Can I Replant Potted Bulbs?
Is the pot of tulips you received this spring worth saving? Find out which types of bulbs are worth your time and effort to replant outside.
Potted bulbs are always a cheerful sight at grocery stores, florists and nurseries around Easter and Mother’s Day. It’s fun to bring colorful blooms inside to enjoy on the kitchen table for a few weeks. But what happens when the flowers are all spent?
Which Kinds of Spring Potted Bulbs are Worth Replanting?
Just as many garden flowers are annuals or perennials, spring bulbs fall into similar categories. Some are prolific the first year but may return weak or not at all the second year. Other types of bulbs can live for a few years or even decades if you transplant them out into the landscape.
Reliably hardy spring bulbs
- Miniature and full-size daffodils;
- Grape hyacinths;
- Summer snowflake;
- Species tulips such as Tulipa clusiana ‘Lady Jane;’
- Easter lilies (Lilium longiflorum).
Shorter-lived perennial spring bulbs
- Dutch iris;
Spring bulbs best grown as annuals
- Most types of tulips;
- Any bulbs grown in water rather than in soil.
If your spring potted bulbs fall into the reliably hardy or short-lived perennial categories, it’s worth the effort to try and save them. Generally, smaller bulbs that tend to naturalize in the landscape have a better chance of surviving another year.
Unfortunately, these minor bulbs aren’t typically sold as potted gift plants for spring. That’s because people are far more likely to purchase a big pot of fragrant hyacinths or bright pink tulips on impulse. If your potted bulbs fall into the annual category, it’s better just to compost them.
Of the plants listed above, most people are surprised by tulips. The process of artificially chilling tulip bulbs and forcing them to bloom out of season for spring holidays saps so much energy out of them they often don’t recover enough to bloom another year. It’s best to enjoy their beauty in the pot, then toss them.
How Do I Make My Potted Bulbs Last?
Think about the weather outside when spring bulbs bloom in your garden. The days are cool and nights are even cooler. Spring rain showers are common, which means skies are often cloudy.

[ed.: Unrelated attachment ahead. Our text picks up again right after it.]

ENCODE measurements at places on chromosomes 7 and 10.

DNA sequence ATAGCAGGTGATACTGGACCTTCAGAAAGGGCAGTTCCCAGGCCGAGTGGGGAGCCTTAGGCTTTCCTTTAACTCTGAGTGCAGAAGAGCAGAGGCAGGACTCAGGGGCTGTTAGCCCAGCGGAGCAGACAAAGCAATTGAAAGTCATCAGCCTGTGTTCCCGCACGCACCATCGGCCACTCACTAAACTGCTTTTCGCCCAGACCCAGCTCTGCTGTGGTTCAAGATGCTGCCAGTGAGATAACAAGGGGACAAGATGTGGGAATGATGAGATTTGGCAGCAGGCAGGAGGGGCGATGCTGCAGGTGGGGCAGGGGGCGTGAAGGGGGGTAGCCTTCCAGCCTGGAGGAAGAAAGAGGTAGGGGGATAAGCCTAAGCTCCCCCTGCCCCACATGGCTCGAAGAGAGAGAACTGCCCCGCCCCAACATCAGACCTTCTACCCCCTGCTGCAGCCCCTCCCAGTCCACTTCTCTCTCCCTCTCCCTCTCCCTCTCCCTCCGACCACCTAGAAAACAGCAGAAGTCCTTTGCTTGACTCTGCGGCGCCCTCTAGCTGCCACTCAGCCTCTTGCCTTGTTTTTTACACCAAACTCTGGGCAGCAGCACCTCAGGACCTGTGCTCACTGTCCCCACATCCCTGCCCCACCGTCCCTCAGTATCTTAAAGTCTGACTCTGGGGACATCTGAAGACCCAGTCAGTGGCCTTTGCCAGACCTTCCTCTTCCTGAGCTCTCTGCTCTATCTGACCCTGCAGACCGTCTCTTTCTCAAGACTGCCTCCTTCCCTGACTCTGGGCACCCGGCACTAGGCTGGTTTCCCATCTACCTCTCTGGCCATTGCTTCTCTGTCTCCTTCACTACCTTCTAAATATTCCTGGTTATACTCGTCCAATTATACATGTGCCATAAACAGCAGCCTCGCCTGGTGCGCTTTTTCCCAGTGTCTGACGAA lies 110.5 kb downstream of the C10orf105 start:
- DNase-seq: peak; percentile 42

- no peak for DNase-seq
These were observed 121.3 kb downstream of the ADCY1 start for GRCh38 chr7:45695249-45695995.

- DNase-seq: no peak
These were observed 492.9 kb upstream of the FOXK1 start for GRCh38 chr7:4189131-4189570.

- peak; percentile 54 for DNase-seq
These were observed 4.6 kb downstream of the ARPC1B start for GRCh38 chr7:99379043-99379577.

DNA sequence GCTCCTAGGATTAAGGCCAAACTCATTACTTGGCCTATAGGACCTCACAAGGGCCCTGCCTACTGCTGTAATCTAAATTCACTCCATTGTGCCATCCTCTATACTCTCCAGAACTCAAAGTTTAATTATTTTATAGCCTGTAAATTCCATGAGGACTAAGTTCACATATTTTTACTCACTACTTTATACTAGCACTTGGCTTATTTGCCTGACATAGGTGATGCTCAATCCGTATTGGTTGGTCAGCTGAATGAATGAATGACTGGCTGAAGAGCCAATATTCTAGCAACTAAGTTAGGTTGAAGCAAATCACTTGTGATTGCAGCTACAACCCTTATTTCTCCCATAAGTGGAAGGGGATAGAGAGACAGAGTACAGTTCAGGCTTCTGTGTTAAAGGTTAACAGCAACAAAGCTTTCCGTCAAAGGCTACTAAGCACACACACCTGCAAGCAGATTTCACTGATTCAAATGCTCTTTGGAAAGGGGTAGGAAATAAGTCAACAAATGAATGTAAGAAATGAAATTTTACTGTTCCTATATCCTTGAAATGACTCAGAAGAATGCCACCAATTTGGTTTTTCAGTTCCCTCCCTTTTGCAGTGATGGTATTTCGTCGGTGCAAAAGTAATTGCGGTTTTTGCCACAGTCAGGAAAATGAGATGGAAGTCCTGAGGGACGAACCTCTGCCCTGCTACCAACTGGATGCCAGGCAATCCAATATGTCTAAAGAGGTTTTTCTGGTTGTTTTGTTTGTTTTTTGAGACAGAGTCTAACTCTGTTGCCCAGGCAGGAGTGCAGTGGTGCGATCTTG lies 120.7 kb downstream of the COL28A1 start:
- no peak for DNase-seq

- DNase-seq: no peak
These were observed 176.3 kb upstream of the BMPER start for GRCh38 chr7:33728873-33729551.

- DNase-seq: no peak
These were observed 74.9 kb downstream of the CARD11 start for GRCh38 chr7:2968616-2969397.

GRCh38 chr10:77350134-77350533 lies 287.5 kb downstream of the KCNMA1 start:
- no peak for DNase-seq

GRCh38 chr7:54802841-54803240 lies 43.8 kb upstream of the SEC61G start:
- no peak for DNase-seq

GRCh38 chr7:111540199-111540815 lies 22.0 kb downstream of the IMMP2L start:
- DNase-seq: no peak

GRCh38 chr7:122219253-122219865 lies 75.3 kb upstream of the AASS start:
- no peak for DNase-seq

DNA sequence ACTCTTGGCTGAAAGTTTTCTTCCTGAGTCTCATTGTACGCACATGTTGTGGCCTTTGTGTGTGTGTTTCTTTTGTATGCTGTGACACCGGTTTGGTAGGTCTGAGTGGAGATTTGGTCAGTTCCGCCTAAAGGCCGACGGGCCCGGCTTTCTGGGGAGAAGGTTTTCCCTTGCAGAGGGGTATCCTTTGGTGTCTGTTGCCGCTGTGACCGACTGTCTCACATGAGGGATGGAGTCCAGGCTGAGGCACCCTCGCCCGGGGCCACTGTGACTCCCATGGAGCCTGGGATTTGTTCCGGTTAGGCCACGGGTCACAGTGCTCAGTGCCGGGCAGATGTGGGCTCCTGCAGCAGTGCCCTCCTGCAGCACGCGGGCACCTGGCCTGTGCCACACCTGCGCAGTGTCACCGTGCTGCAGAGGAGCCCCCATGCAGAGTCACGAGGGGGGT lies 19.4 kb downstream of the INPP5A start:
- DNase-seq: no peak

To mimic that environment as much as you can indoors, set your potted bulbs in a cool, bright location but not in direct sunlight. If you can, move them someplace a little cooler at night. Avoid warm temperatures; they make the flowers mature quickly so they won’t last as long.
As you do with your other houseplants, water your potted bulbs when the top inch of soil is dry. Never let the pot sit in standing water. These tricks will help the flowers last longer, but even so, they shouldn’t be expected to bloom more than a couple of weeks. Spring bulbs are delightful, but brief.
What Should I Do with My Potted Flowers Once They Are Spent?
If your potted bulbs are reliably hardy or short-lived perennials, you could save and plant them out into your garden. Follow these five easy steps:
- When the flowers fade, trim them off but leave the leaves. The plant needs the energy they contain to drain back into the bulb. Continue to water the plant as long as its leaves are green.
- Once the plant starts to turn brown and go dormant, stop watering it. You want the whole plant to turn brown. Then gently tug on the foliage to remove it. If it doesn’t break away easily, it’s not ready yet.
- You have two choices for handling your potted bulbs at this stage: plant them out into the garden or store them for planting in the fall. Bulbs do best in drier soil when they are dormant, so if your garden is heavily irrigated or your soil tends to stay moist, store the bulbs and plant them in the fall. If you have a dry, sunny spot in the landscape, plant the bulbs right away.
- To store, simply set the pot of bulbs in a cool, dry, well-ventilated place. Or take them out of the pot, shake the soil off and set them in a crate or cardboard box to dry.
- Plant the stored bulbs in the fall along with any new bulbs you’ve purchased.